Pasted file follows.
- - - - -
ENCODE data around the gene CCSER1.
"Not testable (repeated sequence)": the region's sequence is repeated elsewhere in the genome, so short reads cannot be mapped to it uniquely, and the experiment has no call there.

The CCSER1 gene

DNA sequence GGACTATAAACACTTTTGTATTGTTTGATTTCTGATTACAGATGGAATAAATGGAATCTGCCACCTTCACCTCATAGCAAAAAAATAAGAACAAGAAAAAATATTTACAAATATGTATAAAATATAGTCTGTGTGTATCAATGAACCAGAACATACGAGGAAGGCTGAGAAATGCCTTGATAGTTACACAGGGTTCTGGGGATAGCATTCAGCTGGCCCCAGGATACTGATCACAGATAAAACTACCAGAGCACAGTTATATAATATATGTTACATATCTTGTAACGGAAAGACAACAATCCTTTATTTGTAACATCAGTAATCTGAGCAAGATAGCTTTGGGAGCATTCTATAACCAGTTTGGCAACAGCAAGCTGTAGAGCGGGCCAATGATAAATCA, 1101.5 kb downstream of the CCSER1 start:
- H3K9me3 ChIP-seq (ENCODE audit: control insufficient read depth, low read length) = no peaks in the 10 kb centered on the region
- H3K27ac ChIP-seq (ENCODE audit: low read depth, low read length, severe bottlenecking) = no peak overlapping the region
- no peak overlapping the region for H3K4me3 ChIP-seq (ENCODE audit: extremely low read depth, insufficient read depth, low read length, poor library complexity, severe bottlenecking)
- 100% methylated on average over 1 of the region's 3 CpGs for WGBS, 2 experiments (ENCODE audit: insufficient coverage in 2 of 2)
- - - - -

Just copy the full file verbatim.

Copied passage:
ENCODE data around the gene CCSER1.
"Not testable (repeated sequence)": the region's sequence is repeated elsewhere in the genome, so short reads cannot be mapped to it uniquely, and the experiment has no call there.

The CCSER1 gene

DNA sequence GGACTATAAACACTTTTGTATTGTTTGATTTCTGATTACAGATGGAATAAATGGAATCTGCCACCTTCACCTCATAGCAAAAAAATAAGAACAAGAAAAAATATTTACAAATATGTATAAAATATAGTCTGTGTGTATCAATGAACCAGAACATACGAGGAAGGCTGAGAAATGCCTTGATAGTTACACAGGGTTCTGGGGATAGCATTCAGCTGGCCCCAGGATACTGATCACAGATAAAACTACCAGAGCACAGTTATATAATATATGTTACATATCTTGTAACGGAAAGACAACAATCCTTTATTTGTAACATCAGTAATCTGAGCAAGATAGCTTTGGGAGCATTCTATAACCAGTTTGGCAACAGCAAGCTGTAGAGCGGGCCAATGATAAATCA, 1101.5 kb downstream of the CCSER1 start:
- H3K9me3 ChIP-seq (ENCODE audit: control insufficient read depth, low read length) = no peaks in the 10 kb centered on the region
- H3K27ac ChIP-seq (ENCODE audit: low read depth, low read length, severe bottlenecking) = no peak overlapping the region
- no peak overlapping the region for H3K4me3 ChIP-seq (ENCODE audit: extremely low read depth, insufficient read depth, low read length, poor library complexity, severe bottlenecking)
- 100% methylated on average over 1 of the region's 3 CpGs for WGBS, 2 experiments (ENCODE audit: insufficient coverage in 2 of 2)